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Luxembourg National Research Fund

Wastewater reveals clues about microorganisms, holds promise for future microbiome engineering



Studying the dynamics of microbial communities over several microbial generations, a team of Luxembourg researchers have gained insight into the microorganisms that live in biological wastewater treatment plants. This knowledge can ultimately help predict and control microbial communities – including the human microbiome.

Stock image of intestinal bacteria

The roles of viruses, plasmids and CRISPR-immunity: The dynamics of microbiomes – such as those found in a biological wastewater treatment plants – are driven by both environmental and biological factors. Among the biological factors are bacteriophages and plasmids: invasive mobile genetic elements (iMGEs) which move between organisms and can transfer detrimental or beneficial genetic material to their hosts.

Researchers from the University of Luxembourg’s LCSB, led by Prof Dr Paul Wilmes, studied the impact of viruses (bacteriophages) and plasmids on a model microbial community in a wastewater treatment plant by collecting samples over the span of 18 months.

One bacterial immune system received particular attention: a defence mechanism used by microorganisms against invasion by iMGEs. Through this so-called CRISPR-Cas system – nowadays widely used as a genetic engineering tool – bacteria can recognise foreign elements and integrate parts of the mobile genetic material into their own genomes.

The integrated sequences serve as a genetic memory bank and can be used to interfere with future invasions. By elucidating the CRISPR-mediated interactions between the microorganisms and both bacteriophages and plasmids, the scientists were able to understand better how the structure of the microbial community is shaped by these iMGEs.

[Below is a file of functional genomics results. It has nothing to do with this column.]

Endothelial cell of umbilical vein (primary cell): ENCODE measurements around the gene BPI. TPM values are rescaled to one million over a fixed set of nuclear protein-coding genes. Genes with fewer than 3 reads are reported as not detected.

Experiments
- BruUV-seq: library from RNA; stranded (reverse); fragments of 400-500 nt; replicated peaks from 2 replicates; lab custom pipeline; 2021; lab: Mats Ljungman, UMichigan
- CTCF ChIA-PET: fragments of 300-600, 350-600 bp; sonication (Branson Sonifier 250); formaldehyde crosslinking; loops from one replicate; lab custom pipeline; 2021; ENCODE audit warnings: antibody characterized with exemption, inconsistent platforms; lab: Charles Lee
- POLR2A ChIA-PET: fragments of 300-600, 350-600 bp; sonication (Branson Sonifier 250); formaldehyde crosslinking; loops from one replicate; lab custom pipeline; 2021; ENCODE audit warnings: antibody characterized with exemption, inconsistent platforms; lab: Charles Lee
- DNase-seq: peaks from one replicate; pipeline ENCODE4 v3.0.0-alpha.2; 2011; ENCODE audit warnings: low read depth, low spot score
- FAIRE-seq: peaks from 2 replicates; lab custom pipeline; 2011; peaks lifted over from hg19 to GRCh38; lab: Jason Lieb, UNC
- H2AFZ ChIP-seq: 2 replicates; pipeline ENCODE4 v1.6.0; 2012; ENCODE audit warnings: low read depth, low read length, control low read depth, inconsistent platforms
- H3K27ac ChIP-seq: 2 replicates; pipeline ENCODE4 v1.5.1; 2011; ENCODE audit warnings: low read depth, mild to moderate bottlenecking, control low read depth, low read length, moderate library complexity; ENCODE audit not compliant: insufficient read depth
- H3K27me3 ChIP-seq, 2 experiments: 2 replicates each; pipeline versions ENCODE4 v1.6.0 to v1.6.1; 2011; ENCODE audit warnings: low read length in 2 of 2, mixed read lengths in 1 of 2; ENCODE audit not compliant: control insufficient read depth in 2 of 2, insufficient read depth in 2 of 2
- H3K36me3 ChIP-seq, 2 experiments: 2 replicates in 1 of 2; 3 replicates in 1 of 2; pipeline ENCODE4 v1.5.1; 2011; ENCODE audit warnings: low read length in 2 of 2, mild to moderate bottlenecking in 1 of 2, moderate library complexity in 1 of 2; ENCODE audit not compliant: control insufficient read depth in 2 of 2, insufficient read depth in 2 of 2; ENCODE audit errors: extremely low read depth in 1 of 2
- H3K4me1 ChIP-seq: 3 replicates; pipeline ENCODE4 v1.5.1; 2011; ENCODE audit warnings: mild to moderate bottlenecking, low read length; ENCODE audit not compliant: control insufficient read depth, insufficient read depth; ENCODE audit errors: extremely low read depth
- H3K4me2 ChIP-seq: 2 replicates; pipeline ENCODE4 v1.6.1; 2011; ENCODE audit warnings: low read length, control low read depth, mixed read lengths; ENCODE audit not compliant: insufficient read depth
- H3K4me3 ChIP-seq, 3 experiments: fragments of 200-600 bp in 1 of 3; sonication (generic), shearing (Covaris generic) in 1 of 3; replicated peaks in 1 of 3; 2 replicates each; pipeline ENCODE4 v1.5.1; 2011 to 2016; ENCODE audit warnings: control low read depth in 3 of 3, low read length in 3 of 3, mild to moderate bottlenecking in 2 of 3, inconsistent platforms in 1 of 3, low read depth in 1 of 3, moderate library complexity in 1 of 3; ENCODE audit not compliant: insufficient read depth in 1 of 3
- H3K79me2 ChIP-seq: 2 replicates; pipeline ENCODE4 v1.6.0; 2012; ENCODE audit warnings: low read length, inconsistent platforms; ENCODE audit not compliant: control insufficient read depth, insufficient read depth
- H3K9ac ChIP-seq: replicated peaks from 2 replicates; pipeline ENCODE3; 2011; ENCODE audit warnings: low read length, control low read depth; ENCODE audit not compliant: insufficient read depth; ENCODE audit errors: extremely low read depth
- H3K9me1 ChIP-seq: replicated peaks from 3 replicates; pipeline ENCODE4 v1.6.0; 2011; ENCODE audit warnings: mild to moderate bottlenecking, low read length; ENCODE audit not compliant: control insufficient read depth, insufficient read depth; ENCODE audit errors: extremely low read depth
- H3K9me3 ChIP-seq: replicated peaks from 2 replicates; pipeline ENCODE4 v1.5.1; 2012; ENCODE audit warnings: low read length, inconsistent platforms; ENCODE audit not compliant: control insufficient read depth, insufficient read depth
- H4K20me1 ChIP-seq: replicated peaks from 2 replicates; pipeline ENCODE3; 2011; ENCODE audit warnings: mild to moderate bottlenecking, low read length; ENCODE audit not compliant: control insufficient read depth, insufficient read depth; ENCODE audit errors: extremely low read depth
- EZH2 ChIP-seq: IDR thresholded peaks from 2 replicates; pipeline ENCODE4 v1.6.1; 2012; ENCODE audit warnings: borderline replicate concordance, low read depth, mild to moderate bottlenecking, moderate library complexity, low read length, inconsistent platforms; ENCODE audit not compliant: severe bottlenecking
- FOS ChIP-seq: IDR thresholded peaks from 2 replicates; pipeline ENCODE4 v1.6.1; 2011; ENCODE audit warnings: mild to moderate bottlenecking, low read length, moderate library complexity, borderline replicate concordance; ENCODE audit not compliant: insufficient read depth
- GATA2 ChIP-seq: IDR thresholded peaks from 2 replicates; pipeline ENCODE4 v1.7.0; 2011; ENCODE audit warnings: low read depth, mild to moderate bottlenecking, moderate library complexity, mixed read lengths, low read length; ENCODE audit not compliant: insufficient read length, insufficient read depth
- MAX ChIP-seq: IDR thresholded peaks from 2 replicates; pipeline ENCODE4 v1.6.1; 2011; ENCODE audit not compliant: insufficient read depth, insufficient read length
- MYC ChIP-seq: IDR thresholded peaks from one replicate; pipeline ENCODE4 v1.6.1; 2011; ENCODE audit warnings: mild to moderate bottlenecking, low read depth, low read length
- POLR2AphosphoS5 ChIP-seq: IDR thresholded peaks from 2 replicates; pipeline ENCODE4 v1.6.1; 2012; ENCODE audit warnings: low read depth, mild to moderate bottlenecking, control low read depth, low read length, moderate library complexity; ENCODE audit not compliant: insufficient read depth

Interactions play key role in promoting adaptation

The scientists found that plasmids are highly abundant within the community and have a strong impact on its dynamics. These results suggest that plasmids are the main target of the CRISPR systems, allowing bacteria to selectively retain potentially beneficial genetic material, for example antimicrobial resistance genes.

“This is entirely new as it was previously thought that the viruses were targeted predominantly. It is an important finding as these interactions play a key role in promoting adaptation and diversity within microbiomes. The dynamics are also essential to understand the spread of antimicrobial resistance genes which are typically encoded by plasmids.”- Susana Martínez Arbas, PhD student at the LCSB and first author of the corresponding paper published in Nature Microbiology.

Understanding the factors impacting microbial populations is crucial as it can help to both devise measures against detrimental species and predict how the community will evolve over time. Based on the researcher’s observations, iMGEs and CRISPR-based interactions should now be taken into account as their incorporation can provide more comprehensive models of community dynamics.

“This can of course be used to improve the performance of wastewater treatment plants, but it could also be key in maintaining a healthy gut microbiome for example,” concludes Susana Martínez Arbas.

Part 2: Microbiomes’ responses to disturbances